This was the second day of the three-day Urban Sesshin I'm leading for the Village Zendo. Yesterday we had a dharma talk by Genro Roshi, and ate lunch at the Bowery Mission. Today had a long and detailed dharma talk from Ryotan Sensei, who leads our meditation program at Sing Sing. He described the explosion of the United States's prison population, which has only recently begun to wane from its peak. He noted that, even though forces as powerful and diverse as the Center for American Progress and the Koch Brothers support reduced sentencing, mass incarceration is still popular, and the American voter does not support radical reform.
Ryotan has asked our members in Sing Sing what they want the New York sangha to know about imprisonment, and they have given us three messages: that there are innocent people in prison—although most of our own members do not claim innocence—that the parole boards are capricious and unjust, and that prisoners are at the mercy of a handful of violent guards, whose abuses the other guards do little to restrain.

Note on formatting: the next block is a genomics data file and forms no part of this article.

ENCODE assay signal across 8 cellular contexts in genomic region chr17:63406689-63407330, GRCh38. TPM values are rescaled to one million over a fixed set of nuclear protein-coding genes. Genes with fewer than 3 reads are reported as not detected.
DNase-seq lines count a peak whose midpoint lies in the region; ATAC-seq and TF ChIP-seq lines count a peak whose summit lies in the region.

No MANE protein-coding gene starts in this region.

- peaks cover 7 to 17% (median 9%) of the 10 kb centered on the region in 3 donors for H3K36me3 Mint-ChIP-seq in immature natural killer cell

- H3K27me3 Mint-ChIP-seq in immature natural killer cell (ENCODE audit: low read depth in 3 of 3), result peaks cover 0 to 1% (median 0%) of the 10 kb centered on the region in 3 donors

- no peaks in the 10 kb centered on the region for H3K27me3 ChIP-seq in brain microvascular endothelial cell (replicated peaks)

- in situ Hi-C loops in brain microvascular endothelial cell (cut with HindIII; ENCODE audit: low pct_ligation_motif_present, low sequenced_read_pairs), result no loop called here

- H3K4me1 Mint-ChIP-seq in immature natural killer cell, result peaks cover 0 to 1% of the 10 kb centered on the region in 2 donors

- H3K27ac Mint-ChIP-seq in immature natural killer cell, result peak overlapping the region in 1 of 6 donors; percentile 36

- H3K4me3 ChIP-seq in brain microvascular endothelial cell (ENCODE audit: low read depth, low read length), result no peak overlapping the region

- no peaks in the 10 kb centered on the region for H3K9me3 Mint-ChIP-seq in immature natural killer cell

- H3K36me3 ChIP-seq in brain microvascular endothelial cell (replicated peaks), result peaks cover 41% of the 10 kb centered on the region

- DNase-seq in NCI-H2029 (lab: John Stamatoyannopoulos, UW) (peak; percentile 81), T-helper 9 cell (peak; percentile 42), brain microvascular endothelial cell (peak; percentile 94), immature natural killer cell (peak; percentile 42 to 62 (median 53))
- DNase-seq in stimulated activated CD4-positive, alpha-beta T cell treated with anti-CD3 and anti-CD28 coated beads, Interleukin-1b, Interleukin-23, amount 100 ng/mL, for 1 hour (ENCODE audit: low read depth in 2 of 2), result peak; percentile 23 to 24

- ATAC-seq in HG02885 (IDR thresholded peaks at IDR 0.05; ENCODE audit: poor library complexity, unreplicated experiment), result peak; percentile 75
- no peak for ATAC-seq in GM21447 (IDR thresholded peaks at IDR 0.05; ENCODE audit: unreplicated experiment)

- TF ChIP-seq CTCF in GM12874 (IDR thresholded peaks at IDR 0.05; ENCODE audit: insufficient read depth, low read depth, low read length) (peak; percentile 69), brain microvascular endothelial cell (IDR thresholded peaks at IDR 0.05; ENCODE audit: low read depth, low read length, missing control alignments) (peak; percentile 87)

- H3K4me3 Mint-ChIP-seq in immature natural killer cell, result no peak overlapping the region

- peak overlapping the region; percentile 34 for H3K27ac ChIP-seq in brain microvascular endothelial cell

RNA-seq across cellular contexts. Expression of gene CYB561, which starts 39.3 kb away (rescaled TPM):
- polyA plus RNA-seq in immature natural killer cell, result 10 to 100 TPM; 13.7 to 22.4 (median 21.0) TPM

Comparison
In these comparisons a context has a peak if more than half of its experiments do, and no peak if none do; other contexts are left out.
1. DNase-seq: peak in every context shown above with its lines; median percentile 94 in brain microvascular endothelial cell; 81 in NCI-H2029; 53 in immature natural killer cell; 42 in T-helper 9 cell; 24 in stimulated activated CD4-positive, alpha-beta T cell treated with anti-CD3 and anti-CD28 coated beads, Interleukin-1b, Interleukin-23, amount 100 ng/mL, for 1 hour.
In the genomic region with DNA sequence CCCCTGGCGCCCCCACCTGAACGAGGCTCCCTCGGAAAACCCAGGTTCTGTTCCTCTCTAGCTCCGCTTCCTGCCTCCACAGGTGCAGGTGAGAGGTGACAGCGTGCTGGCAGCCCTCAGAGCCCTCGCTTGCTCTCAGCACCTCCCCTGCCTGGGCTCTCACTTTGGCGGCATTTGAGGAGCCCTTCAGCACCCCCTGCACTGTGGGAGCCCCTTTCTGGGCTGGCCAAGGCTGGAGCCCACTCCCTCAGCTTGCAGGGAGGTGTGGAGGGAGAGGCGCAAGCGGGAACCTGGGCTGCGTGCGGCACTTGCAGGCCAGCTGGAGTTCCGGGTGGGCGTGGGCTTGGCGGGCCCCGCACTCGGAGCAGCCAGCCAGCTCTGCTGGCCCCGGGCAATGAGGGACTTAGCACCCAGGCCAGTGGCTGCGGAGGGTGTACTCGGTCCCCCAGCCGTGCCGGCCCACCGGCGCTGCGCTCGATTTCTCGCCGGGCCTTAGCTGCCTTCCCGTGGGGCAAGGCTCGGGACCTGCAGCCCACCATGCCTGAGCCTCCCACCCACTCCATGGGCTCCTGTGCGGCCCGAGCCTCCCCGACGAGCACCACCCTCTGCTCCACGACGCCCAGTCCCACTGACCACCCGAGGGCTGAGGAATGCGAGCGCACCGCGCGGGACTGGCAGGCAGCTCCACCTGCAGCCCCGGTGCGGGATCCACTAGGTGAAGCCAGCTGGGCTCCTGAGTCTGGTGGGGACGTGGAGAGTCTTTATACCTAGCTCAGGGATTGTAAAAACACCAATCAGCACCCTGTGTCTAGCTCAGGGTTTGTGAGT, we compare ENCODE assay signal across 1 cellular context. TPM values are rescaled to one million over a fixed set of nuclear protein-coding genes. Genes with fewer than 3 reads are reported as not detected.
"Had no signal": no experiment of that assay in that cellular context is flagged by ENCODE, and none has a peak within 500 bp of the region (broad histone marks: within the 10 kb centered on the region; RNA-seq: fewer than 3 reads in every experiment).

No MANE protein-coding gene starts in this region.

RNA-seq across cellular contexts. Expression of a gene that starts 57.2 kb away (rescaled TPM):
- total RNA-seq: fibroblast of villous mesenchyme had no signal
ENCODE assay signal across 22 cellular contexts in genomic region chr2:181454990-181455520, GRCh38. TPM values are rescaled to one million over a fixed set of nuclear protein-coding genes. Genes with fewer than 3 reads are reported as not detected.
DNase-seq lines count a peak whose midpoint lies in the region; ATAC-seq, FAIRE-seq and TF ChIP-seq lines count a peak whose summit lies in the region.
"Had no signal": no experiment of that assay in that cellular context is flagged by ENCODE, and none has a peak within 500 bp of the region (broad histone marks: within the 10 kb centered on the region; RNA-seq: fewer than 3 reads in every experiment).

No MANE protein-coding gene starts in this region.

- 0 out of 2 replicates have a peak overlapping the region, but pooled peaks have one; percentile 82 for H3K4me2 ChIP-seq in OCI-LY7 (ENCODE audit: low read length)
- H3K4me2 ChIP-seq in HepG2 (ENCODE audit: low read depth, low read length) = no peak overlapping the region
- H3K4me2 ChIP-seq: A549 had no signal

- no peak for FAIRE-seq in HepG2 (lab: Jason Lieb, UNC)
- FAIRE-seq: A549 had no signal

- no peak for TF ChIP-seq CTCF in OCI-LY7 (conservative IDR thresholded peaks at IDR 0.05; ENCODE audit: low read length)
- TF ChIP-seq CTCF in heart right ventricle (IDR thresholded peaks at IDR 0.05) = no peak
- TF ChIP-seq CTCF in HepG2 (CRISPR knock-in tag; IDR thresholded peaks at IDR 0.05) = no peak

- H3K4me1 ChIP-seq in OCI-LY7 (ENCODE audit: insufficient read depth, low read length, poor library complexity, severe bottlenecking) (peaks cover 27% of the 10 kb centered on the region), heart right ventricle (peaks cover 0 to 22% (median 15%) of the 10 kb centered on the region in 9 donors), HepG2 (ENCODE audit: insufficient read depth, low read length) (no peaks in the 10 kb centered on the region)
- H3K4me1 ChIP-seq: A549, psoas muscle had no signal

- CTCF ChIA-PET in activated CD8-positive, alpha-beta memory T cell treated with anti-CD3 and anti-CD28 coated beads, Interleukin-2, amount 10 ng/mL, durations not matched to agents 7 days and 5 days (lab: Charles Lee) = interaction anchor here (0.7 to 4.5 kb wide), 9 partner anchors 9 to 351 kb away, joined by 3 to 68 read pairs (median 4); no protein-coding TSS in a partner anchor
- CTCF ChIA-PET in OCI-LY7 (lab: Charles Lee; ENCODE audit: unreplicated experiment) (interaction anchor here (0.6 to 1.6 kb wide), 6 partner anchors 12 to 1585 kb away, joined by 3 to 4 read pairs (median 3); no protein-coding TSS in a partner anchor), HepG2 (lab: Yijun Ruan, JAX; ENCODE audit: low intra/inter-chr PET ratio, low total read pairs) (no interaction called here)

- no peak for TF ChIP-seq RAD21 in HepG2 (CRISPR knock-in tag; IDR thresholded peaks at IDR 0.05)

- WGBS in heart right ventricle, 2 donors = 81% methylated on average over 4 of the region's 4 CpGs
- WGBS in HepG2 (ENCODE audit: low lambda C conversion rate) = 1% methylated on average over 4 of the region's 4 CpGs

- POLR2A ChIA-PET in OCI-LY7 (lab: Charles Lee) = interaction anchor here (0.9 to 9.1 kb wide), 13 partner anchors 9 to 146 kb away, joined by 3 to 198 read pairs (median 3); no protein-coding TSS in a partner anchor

We visited the New York City Criminal Courts and watched the arraignments there. Some sangha members were struck by the suffering of the accused, who were mostly young black people in handcuffs, and the indifference of the cops, judges, prosecutors, even the public defenders to the suffering and humanity of the people they were processing. But one of my friends noticed how intensely the public defenders met the gaze of each client, how carefully they listened to their stories, in the minutes before they presented their cases before the judge.
Me, I thought the process was surprisingly professional and efficient. And whenever defendants pled guilty, the judge was very careful to determine that they understood the consequences. It seemed like we were witnessing, not the actual site of injustice, but just a workaday way-station in the journey of New York's poor and minorities from their impoverished communities to their future of oppressive incarceration.
Tomorrow we have a dharma talk from Merle Kodo Boyd Sensei, and a workshop on racism and diversity from Tiffany Taylor Smith.